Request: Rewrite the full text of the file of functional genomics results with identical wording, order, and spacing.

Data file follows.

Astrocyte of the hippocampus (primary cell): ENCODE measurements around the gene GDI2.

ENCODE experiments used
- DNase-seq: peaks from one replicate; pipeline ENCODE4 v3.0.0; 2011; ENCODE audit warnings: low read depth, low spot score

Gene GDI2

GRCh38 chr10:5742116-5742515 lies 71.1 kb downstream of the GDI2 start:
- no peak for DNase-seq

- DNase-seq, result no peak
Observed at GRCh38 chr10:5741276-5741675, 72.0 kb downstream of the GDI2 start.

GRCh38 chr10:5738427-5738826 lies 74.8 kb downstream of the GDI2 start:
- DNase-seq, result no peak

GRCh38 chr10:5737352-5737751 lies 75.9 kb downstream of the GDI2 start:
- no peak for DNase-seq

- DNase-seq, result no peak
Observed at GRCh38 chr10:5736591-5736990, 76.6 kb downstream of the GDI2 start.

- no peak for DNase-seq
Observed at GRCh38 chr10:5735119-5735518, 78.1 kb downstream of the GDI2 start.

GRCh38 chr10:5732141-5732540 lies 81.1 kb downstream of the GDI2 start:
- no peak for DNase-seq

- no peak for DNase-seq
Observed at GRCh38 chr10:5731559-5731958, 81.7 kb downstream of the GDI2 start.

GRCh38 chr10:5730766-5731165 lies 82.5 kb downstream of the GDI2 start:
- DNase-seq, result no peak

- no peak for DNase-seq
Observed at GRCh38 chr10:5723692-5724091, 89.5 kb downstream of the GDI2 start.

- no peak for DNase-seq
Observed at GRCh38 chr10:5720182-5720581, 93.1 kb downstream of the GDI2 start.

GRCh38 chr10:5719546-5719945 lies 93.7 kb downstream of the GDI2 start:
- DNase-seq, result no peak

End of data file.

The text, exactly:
Astrocyte of the hippocampus (primary cell): ENCODE measurements around the gene GDI2.

ENCODE experiments used
- DNase-seq: peaks from one replicate; pipeline ENCODE4 v3.0.0; 2011; ENCODE audit warnings: low read depth, low spot score

Gene GDI2

GRCh38 chr10:5742116-5742515 lies 71.1 kb downstream of the GDI2 start:
- no peak for DNase-seq

- DNase-seq, result no peak
Observed at GRCh38 chr10:5741276-5741675, 72.0 kb downstream of the GDI2 start.

GRCh38 chr10:5738427-5738826 lies 74.8 kb downstream of the GDI2 start:
- DNase-seq, result no peak

GRCh38 chr10:5737352-5737751 lies 75.9 kb downstream of the GDI2 start:
- no peak for DNase-seq

- DNase-seq, result no peak
Observed at GRCh38 chr10:5736591-5736990, 76.6 kb downstream of the GDI2 start.

- no peak for DNase-seq
Observed at GRCh38 chr10:5735119-5735518, 78.1 kb downstream of the GDI2 start.

GRCh38 chr10:5732141-5732540 lies 81.1 kb downstream of the GDI2 start:
- no peak for DNase-seq

- no peak for DNase-seq
Observed at GRCh38 chr10:5731559-5731958, 81.7 kb downstream of the GDI2 start.

GRCh38 chr10:5730766-5731165 lies 82.5 kb downstream of the GDI2 start:
- DNase-seq, result no peak

- no peak for DNase-seq
Observed at GRCh38 chr10:5723692-5724091, 89.5 kb downstream of the GDI2 start.

- no peak for DNase-seq
Observed at GRCh38 chr10:5720182-5720581, 93.1 kb downstream of the GDI2 start.

GRCh38 chr10:5719546-5719945 lies 93.7 kb downstream of the GDI2 start:
- DNase-seq, result no peak